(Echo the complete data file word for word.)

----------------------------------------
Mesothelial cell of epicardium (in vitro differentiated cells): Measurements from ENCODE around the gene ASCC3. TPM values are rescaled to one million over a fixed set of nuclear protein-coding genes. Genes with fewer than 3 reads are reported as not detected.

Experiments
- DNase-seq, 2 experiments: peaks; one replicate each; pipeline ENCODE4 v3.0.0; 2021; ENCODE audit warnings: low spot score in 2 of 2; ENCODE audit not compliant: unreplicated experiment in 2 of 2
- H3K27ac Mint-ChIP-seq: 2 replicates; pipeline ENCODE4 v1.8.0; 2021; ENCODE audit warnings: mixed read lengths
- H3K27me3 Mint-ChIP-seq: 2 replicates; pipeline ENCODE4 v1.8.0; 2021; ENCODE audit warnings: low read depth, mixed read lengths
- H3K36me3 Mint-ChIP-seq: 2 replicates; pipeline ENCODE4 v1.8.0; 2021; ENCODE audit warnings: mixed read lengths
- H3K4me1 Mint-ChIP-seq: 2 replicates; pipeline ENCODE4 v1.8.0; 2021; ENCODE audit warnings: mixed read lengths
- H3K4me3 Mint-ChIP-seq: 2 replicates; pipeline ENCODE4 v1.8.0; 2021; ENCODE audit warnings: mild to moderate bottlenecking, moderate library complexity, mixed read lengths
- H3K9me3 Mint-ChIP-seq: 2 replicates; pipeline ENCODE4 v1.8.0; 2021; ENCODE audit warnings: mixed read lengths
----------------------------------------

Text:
Mesothelial cell of epicardium (in vitro differentiated cells): Measurements from ENCODE around the gene ASCC3. TPM values are rescaled to one million over a fixed set of nuclear protein-coding genes. Genes with fewer than 3 reads are reported as not detected.

Experiments
- DNase-seq, 2 experiments: peaks; one replicate each; pipeline ENCODE4 v3.0.0; 2021; ENCODE audit warnings: low spot score in 2 of 2; ENCODE audit not compliant: unreplicated experiment in 2 of 2
- H3K27ac Mint-ChIP-seq: 2 replicates; pipeline ENCODE4 v1.8.0; 2021; ENCODE audit warnings: mixed read lengths
- H3K27me3 Mint-ChIP-seq: 2 replicates; pipeline ENCODE4 v1.8.0; 2021; ENCODE audit warnings: low read depth, mixed read lengths
- H3K36me3 Mint-ChIP-seq: 2 replicates; pipeline ENCODE4 v1.8.0; 2021; ENCODE audit warnings: mixed read lengths
- H3K4me1 Mint-ChIP-seq: 2 replicates; pipeline ENCODE4 v1.8.0; 2021; ENCODE audit warnings: mixed read lengths
- H3K4me3 Mint-ChIP-seq: 2 replicates; pipeline ENCODE4 v1.8.0; 2021; ENCODE audit warnings: mild to moderate bottlenecking, moderate library complexity, mixed read lengths
- H3K9me3 Mint-ChIP-seq: 2 replicates; pipeline ENCODE4 v1.8.0; 2021; ENCODE audit warnings: mixed read lengths